|Overlook at Franklin D. Roosevelt State Park|
The park takes its name from the President that led the United States through the dark days of the Great Depression and World War II. In fact, President Roosevelt died at his Little White House near Warm Springs on the northern slopes of Pine Mountain. He frequented the beautiful scenery now included in the more than 9,000 acres of the state park.
Highway 190 enters the park at the Callaway Store and Overlook just north of Hamilton, Georgia. From there it winds its way along the top of the mountain, past overlooks, the park office, cabins, picnic areas, trail heads and other points of interest until it exits the park just outside Warm Springs. The total length is just under 12 miles.
|Roosevelt Statue at Dowdell's Knob|
Highway 190 itself is simply a spectacular drive in years when the leaves are good. Along much of the route, the trees form natural arches over the roadway. When these take on their full color, the scene as you pass through the trees is simply amazing.
The drive is also just minutes away from Pine Mountain's famed Callaway Gardens, which also offers spectacular fall scenery. The grounds of the Little White House near the northern end of the highway are also beautiful in the fall.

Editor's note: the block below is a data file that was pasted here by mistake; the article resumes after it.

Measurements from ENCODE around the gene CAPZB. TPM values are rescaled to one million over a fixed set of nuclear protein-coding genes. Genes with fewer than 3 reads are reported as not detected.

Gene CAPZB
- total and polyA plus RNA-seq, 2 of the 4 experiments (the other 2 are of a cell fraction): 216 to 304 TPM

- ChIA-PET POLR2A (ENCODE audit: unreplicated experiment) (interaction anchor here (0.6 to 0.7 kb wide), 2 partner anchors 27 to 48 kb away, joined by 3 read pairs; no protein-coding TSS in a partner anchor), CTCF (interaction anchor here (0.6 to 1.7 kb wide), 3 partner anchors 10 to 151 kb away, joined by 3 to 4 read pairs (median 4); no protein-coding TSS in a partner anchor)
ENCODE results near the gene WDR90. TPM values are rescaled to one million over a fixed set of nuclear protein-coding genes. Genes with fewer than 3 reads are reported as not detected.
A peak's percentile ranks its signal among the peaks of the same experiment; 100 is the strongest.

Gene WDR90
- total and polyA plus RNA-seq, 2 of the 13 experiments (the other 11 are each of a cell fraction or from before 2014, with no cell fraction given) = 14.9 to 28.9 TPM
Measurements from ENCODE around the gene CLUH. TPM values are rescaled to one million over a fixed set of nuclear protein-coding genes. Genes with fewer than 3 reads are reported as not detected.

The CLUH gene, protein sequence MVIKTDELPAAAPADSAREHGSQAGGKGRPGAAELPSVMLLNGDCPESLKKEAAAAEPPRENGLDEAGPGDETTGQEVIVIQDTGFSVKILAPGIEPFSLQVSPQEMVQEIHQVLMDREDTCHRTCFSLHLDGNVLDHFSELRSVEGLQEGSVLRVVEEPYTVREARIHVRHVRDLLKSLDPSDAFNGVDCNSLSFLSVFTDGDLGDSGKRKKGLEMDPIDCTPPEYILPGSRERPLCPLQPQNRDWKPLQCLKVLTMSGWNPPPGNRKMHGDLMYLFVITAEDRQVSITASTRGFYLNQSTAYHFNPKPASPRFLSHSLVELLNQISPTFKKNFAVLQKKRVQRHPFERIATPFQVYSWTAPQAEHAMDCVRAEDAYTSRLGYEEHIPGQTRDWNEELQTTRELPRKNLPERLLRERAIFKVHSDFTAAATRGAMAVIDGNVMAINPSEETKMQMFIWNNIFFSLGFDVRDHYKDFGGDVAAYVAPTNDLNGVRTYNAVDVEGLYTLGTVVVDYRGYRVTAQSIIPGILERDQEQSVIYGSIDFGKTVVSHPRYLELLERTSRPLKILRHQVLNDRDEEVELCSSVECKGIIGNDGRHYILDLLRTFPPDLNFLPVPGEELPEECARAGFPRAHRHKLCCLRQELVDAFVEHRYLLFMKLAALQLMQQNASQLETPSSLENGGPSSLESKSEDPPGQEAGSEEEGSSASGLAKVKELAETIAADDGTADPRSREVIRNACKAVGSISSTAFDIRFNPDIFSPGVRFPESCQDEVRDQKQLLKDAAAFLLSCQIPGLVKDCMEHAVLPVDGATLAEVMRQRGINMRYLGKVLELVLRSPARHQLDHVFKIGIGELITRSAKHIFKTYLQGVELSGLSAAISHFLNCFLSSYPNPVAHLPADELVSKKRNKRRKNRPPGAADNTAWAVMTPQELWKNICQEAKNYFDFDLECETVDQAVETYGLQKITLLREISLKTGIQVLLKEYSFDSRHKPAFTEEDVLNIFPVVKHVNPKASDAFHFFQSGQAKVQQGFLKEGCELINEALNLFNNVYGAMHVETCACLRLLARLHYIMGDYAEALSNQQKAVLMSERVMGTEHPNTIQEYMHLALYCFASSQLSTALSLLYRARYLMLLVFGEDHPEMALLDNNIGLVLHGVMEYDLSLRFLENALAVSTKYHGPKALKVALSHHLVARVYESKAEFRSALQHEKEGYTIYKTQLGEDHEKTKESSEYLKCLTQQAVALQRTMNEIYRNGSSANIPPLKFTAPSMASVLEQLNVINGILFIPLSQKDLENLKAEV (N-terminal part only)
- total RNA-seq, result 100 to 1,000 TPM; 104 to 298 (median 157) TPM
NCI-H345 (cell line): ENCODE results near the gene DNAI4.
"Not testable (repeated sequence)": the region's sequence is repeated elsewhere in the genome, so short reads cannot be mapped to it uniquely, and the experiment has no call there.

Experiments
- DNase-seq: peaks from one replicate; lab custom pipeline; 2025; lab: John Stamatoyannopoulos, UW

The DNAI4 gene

If you want to enjoy a great lunch while visiting Pine Mountain, consider the Callaway Country Store located at the southern entrance to the state park. The dining room there has what may be the best fried chicken in Georgia and features spectacular views from your table. You can also take a picnic and enjoy the mountain scenery itself as there are plenty of great picnic spots along the road and the weather is usually mild, but cool (be sure to take a sweater or jacket).
To learn more about Franklin D. Roosevelt State Park, please visit www.exploresouthernhistory.com/fdrstatepark.
You can also check out the views from Dowdell's Knob at www.exploresouthernhistory.com/dowdellsknob.
You can read about the Little White House and President Roosevelt at www.exploresouthernhistory.com/littlewhitehouse.
And, last but not least, read about Callaway Gardens at www.exploresouthernhistory.com/callawaygardens1.